Deliveroo

Will Deliveroo’s IPO deliver its $10bn target?

Deliveroo is set to IPO in London and is eying up a cool $10bn valuation, according to a Financial Times report. If the food delivery service debuts at the top end of its target range, it would garner a market capitalisation of $7bn. Deliveroo is yet to offer a specific timeframe for its listing, but it’s expected to be in the first half of 2021.

This article was originally published on Opto – Invest in the Next Big Idea.

Deliveroo was founded in the UK and the country remains its biggest market. The pandemic has turbo-charged our appetite for food delivery services. In November 2020 alone, Deliveroo added 1,400 new restaurants onto its app, with 46,000 added by the end of 2020. The total number of restaurants listed on the app now stands at over 140,000.

CMC’s Chief Market Analyst Michael Hewson suggests that a listing will help Deliveroo take the fight to rivals Uber [UBER] and Just Eat [JET.L].

“As we look forward to the upcoming IPO, Deliveroo has the opportunity to take on the likes of Uber Eats as well as Just Eat Takeaway, albeit without the deep pockets of Uber, and the scale of Just Eat Takeaway,” Hewson wrote in a 4 March update.

What’s happened in other food delivery IPOs?

When DoorDash [DASH] listed in the US last year, its share price surged 86% in one day to give it a $60bn market cap. In the UK, Just Eat saw its share price soar 10% on its first day of trading back in 2014, giving it a $1.47bn market valuation. Just Eat is now valued at over £10bn, giving a sense of how far the online delivery market has grown.

“Appetite for a slice in the delivery sector is high, just look at the incredibly successful DoorDash IPO in the U.S.,” said Hargreaves Lansdown analyst Susannah Streeter, according to Barron’s.

Barron’s adds that the surging demand for takeaways caused by the pandemic may die down as people begin to resume their pre-COVID-19 lifestyles. If Deliveroo can expand aggressively, it could counter this. Other headwinds include inflation worries and overvalued stocks that have dogged the tech sector over the past month. How these factors come into play for Deliveroo’s IPO remains to be seen.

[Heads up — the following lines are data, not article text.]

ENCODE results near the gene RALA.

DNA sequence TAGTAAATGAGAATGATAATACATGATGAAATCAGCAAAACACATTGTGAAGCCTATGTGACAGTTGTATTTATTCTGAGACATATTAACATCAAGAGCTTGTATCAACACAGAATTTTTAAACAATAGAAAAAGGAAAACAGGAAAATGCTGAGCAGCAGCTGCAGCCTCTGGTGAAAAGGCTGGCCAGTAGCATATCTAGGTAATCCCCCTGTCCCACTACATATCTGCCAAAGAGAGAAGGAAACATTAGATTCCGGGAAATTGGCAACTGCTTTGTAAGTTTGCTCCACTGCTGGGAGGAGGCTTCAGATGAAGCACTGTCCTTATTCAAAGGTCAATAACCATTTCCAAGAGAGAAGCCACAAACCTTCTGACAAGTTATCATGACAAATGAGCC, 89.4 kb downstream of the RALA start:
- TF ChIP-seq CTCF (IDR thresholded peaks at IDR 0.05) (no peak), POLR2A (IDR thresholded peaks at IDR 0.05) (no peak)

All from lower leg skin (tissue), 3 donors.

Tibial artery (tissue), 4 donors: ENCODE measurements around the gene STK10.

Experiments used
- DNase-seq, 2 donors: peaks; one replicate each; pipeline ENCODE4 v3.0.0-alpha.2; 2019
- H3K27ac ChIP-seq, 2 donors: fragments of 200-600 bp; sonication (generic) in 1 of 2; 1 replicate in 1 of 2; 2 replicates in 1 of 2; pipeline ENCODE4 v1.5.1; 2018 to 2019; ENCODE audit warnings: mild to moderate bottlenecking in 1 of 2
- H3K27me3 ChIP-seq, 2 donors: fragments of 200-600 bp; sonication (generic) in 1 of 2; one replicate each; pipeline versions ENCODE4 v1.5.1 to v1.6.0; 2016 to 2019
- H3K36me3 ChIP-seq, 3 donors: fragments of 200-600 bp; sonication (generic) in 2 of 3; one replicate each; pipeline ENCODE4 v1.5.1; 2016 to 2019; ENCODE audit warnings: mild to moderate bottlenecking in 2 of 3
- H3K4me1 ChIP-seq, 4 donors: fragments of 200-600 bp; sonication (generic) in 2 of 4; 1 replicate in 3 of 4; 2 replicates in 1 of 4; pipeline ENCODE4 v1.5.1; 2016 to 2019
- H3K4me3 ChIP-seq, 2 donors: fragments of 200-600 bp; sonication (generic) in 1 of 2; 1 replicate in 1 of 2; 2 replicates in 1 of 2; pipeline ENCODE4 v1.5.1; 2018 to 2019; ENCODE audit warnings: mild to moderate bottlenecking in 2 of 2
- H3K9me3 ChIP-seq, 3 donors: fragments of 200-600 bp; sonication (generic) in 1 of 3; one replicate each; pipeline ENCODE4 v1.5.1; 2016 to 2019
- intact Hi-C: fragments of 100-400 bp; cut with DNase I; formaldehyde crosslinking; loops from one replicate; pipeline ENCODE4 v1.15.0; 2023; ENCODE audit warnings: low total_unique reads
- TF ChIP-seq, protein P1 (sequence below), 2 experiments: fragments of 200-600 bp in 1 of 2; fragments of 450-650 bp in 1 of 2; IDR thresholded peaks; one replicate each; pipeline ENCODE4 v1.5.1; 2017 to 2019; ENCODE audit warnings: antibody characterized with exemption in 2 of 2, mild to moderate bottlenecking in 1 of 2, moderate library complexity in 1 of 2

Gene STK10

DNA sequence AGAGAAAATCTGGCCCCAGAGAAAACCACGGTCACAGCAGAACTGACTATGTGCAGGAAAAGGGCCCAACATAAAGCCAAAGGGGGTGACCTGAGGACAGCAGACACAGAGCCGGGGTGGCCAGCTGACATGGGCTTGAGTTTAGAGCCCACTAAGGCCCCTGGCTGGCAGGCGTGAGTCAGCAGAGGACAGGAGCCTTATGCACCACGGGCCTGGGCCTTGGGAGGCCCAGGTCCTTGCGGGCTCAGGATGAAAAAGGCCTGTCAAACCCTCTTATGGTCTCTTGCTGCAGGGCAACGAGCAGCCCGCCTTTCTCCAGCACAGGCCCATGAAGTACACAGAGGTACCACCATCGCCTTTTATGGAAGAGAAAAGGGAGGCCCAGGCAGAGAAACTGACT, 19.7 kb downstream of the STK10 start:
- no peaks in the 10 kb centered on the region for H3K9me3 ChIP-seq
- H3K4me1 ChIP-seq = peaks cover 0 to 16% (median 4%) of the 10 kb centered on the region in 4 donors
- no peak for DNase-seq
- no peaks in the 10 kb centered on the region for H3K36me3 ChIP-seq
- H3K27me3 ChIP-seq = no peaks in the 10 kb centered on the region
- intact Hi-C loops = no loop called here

Why this is a win for the City

At a time when big tech listings are happening in New York and Amsterdam is being touted as a potential European SPAC centre, the Deliveroo IPO is a win for London. The timing couldn’t be better as the city tries to compete globally to lure tech companies into making their initial public offering on UK indexes.

Recently, a UK government-backed review of listing rules has offered several recommendations to make these IPOs smoother. Recommendations in the review conducted by Lord Jonathan Hill include a dual-class share ownership aimed at giving founders more voting power, liberalising the rules around SPACs and reducing float requirements.

“We need to encourage more of the growth companies of the future to list here in the U.K.,” Lord Hill wrote in a letter to Chancellor of the Exchequer Rishi Sunak.

Deliveroo will follow the review’s recommendations in listing with a dual-class structure. The timing means that Deliveroo will likely become a poster-child for London’s ability to attract tech companies as they go public.

“Deliveroo is proud to be a British company, and the selection of London as its home for any future listing reflects Deliveroo’s continued commitment to the UK,” said Claudia Arney, Deliveroo’s chair.

Should Deliveroo’s IPO be a success, it could be a step in the right direction for a post-Brexit UK to compete with New York and Europe for the next big tech listings.


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